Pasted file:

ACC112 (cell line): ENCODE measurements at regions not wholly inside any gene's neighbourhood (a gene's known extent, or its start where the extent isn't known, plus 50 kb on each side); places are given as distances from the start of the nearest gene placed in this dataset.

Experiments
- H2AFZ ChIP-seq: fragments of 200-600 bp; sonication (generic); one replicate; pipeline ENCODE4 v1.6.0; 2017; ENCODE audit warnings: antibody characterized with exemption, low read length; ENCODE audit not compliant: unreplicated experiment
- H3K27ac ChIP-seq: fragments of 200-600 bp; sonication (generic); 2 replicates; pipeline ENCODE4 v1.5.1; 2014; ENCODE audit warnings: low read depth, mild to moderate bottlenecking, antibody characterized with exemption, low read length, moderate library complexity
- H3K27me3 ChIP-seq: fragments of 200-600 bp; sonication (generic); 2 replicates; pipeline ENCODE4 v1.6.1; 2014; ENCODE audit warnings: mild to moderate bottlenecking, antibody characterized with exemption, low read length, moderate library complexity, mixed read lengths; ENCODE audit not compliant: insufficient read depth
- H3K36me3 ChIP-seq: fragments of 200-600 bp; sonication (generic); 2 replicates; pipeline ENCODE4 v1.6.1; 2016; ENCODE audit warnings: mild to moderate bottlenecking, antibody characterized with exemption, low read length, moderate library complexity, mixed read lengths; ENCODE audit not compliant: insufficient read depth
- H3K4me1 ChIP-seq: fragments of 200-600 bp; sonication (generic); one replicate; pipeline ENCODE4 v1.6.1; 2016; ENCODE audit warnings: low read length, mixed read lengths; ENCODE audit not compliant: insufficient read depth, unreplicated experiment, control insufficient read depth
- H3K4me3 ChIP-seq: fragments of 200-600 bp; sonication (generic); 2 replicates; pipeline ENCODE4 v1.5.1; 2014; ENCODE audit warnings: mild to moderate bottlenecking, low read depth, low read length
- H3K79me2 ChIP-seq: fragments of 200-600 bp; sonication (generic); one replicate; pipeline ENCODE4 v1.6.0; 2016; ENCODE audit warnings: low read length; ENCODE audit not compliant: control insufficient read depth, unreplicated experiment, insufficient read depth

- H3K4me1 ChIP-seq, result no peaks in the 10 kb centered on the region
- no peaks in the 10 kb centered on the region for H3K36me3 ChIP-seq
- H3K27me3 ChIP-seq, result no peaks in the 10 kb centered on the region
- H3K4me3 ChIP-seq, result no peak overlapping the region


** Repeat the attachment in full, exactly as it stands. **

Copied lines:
ACC112 (cell line): ENCODE measurements at regions not wholly inside any gene's neighbourhood (a gene's known extent, or its start where the extent isn't known, plus 50 kb on each side); places are given as distances from the start of the nearest gene placed in this dataset.

Experiments
- H2AFZ ChIP-seq: fragments of 200-600 bp; sonication (generic); one replicate; pipeline ENCODE4 v1.6.0; 2017; ENCODE audit warnings: antibody characterized with exemption, low read length; ENCODE audit not compliant: unreplicated experiment
- H3K27ac ChIP-seq: fragments of 200-600 bp; sonication (generic); 2 replicates; pipeline ENCODE4 v1.5.1; 2014; ENCODE audit warnings: low read depth, mild to moderate bottlenecking, antibody characterized with exemption, low read length, moderate library complexity
- H3K27me3 ChIP-seq: fragments of 200-600 bp; sonication (generic); 2 replicates; pipeline ENCODE4 v1.6.1; 2014; ENCODE audit warnings: mild to moderate bottlenecking, antibody characterized with exemption, low read length, moderate library complexity, mixed read lengths; ENCODE audit not compliant: insufficient read depth
- H3K36me3 ChIP-seq: fragments of 200-600 bp; sonication (generic); 2 replicates; pipeline ENCODE4 v1.6.1; 2016; ENCODE audit warnings: mild to moderate bottlenecking, antibody characterized with exemption, low read length, moderate library complexity, mixed read lengths; ENCODE audit not compliant: insufficient read depth
- H3K4me1 ChIP-seq: fragments of 200-600 bp; sonication (generic); one replicate; pipeline ENCODE4 v1.6.1; 2016; ENCODE audit warnings: low read length, mixed read lengths; ENCODE audit not compliant: insufficient read depth, unreplicated experiment, control insufficient read depth
- H3K4me3 ChIP-seq: fragments of 200-600 bp; sonication (generic); 2 replicates; pipeline ENCODE4 v1.5.1; 2014; ENCODE audit warnings: mild to moderate bottlenecking, low read depth, low read length
- H3K79me2 ChIP-seq: fragments of 200-600 bp; sonication (generic); one replicate; pipeline ENCODE4 v1.6.0; 2016; ENCODE audit warnings: low read length; ENCODE audit not compliant: control insufficient read depth, unreplicated experiment, insufficient read depth

- H3K4me1 ChIP-seq, result no peaks in the 10 kb centered on the region
- no peaks in the 10 kb centered on the region for H3K36me3 ChIP-seq
- H3K27me3 ChIP-seq, result no peaks in the 10 kb centered on the region
- H3K4me3 ChIP-seq, result no peak overlapping the region